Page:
My buddy is strong! I mean he is built to lift, I think his ankle bones are as big as some people’s thighs! The funny part is that he only works out maybe once a week and yet has improved how much he can deadlift by about 100 pounds in a very short amount of time. With almost no effort he can deadlift over 300 pounds and is over 50 years old.
The feeling he gets from that over 300 pound deadlift is one of empowerment, confidence, and like he can conquer anything!
So, why in the world would I want to do anything to change these wonderful emotions that come from building what seems to be functional strength?
Ironically, my friend experiences a great dilemma of his fitness. On one hand, lifting big weights comes rather easily to him. However, at the same time when it comes to anything that requires movement or stability, his strength fails him quite a bit. When it comes to standing on one leg and performing the same deadlift movement he literally falls over! Yes, with just bodyweight.
I love that he tries hard, but it has to be a struggle. Are you strong? Obviously he can lift some good weight when he is in a balanced position, when we challenge him to produce strength in other positions, the strength disappears. What does this mean?
Legendary sports scientists, Dr. Michael Yessis, gives us a little insight to why we often don’t have the overall type of fitness we look for…
“It is also more accurate to say that strength, not necessarily absolute strength, is the basis for improvement of other strength abilities. Understand that there are different kinds of strength, all of which play an important role in athletic moments. For example, in addition to absolute strength, which is typically concentric strength, there is also isometric and eccentric strength which can be absolute if measuring the maximum possible. There is also starting strength, acceleration strength, speed-strength, strength endurance, relative strength, limit strength and so on. Thus absolute strength is only one aspect of strength that the athlete needs. The exact amount and kinds of strength depend upon the sport, the level of sports mastery, fitness levels of the athlete and so. These factors are typically left out in the arguments presented.”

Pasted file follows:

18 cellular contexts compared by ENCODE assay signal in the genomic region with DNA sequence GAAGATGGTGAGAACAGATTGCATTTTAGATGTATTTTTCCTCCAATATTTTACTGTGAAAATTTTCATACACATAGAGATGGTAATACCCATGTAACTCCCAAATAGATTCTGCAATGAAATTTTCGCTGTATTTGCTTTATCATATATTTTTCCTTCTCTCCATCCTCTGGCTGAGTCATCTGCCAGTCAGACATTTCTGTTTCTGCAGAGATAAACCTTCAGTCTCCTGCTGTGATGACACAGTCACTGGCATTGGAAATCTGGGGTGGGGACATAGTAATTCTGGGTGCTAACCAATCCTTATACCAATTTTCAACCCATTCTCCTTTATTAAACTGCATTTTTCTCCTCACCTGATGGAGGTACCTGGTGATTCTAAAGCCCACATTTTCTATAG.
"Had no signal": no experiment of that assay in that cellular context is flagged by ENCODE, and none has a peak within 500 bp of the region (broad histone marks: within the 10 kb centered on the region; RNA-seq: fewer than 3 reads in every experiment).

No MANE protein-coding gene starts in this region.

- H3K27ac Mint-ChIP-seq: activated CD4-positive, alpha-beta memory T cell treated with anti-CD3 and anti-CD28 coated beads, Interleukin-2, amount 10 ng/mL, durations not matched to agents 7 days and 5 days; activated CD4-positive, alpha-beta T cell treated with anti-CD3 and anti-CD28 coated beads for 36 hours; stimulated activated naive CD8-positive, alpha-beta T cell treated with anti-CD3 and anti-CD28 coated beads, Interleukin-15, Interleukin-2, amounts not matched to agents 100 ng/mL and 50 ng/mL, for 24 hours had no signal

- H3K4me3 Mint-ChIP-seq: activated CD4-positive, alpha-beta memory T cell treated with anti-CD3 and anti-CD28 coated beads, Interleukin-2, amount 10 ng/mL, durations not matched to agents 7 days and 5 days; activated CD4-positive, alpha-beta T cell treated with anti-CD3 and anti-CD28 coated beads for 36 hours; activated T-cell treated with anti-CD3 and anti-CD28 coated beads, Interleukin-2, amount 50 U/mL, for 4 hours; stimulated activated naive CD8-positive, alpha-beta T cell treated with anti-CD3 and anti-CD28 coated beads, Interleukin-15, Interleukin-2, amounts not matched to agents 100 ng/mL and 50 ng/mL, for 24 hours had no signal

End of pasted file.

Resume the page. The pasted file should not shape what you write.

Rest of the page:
The above may leave you scratching your head, but the point is that training isn’t as simple as “just getting stronger.” The reality is if we want to be really “functionally strong” we have to learn to train in all types of angles, positions, and postures.
Why is this important? We won’t lift the same amount of weight that we do in our more stable positions, but being able to lift a minimum of 1/3rd of the weight is important. Otherwise what this shows us is that we are not really able to keep our bodies connected during movement.
In our DVRT Ultimate Sandbag Training world, functional strength is about how we connect all the parts of our body in order to produce strength and force no matter the pattern we move.
Unfortunately most people realize that they suffer from this “functional deficit”, yet, instead of trying to improve on their weaknesses they simply keep working on their strength. Ever hear of the definition of insanity?
This is due to the fact that the body must be trained in angles that are similar to the demands we place on it. For those sports scientists that could break down the biomechanics of sport, this became sport-specific training. However, how does this relate to most of us?
Since our body gets stronger not in a universal sense (because I can lift a lot up and down doesn’t mean I am strong when I have to lunge, reach, etc.) we have to have far more diversity in our training than the typical up and down exercises that most programs provide.
I want you to be strong in our stable positions, but this is our foundation. Where most people stop is where we just begin. This does mean that a fitness program is more than squatting, deadlifting, and pressing. It may take a little more work, but not a lot.
For the extra effort to challenge yourself to not just lift, but to move has many rewards. Whether it is getting stronger at almost anything, more fit, or more resilient to injury these are all great reasons.
Yet, my favorite may be a feeling you get. A feeling that you really are strong, you are confident that you can do many different things. That to me is the real empowerment of functional training and the DVRT system.